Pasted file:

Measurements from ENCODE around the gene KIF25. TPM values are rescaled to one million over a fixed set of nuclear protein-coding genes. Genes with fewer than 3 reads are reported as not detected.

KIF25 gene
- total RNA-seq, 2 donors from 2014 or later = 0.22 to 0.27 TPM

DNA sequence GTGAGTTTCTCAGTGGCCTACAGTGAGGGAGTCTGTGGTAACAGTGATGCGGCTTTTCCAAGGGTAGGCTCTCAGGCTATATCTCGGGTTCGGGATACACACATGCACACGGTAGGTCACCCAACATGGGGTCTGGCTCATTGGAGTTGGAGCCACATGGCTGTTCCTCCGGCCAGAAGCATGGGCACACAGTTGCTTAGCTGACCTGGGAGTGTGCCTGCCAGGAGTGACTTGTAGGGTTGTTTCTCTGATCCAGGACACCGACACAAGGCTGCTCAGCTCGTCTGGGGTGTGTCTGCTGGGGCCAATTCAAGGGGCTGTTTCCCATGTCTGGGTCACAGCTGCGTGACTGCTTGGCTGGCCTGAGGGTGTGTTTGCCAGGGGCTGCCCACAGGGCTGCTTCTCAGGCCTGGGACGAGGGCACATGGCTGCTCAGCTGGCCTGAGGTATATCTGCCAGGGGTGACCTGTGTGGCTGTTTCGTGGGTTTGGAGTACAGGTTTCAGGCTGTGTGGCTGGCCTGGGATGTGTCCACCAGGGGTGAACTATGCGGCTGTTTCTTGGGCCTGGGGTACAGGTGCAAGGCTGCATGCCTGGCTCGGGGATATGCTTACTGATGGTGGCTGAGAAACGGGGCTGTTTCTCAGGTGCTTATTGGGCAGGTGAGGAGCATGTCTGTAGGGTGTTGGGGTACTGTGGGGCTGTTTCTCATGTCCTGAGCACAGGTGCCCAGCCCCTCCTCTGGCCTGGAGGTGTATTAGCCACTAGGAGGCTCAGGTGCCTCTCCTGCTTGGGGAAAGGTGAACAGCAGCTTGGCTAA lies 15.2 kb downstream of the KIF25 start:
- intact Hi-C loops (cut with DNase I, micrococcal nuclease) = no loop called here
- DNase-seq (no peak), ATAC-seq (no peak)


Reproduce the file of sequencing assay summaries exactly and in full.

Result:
Measurements from ENCODE around the gene KIF25. TPM values are rescaled to one million over a fixed set of nuclear protein-coding genes. Genes with fewer than 3 reads are reported as not detected.

KIF25 gene
- total RNA-seq, 2 donors from 2014 or later = 0.22 to 0.27 TPM

DNA sequence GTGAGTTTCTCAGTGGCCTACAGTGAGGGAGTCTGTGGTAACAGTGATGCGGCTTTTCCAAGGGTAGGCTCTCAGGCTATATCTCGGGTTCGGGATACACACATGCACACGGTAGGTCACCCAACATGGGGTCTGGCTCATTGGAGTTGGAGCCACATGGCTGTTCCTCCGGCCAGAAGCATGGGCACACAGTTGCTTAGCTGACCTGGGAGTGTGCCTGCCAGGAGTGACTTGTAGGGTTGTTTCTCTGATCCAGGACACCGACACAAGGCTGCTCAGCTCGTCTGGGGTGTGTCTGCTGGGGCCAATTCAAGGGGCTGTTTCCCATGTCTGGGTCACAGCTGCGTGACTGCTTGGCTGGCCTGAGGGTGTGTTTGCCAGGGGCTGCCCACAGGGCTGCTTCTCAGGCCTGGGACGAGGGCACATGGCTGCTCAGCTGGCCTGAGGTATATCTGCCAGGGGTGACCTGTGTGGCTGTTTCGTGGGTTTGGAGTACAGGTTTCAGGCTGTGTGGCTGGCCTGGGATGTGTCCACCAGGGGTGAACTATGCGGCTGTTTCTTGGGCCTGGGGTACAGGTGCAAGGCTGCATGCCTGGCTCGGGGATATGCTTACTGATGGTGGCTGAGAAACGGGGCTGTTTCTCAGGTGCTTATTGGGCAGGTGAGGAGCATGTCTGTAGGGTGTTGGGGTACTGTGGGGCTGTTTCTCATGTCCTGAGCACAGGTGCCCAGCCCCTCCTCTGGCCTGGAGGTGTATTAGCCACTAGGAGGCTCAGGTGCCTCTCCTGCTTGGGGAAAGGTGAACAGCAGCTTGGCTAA lies 15.2 kb downstream of the KIF25 start:
- intact Hi-C loops (cut with DNase I, micrococcal nuclease) = no loop called here
- DNase-seq (no peak), ATAC-seq (no peak)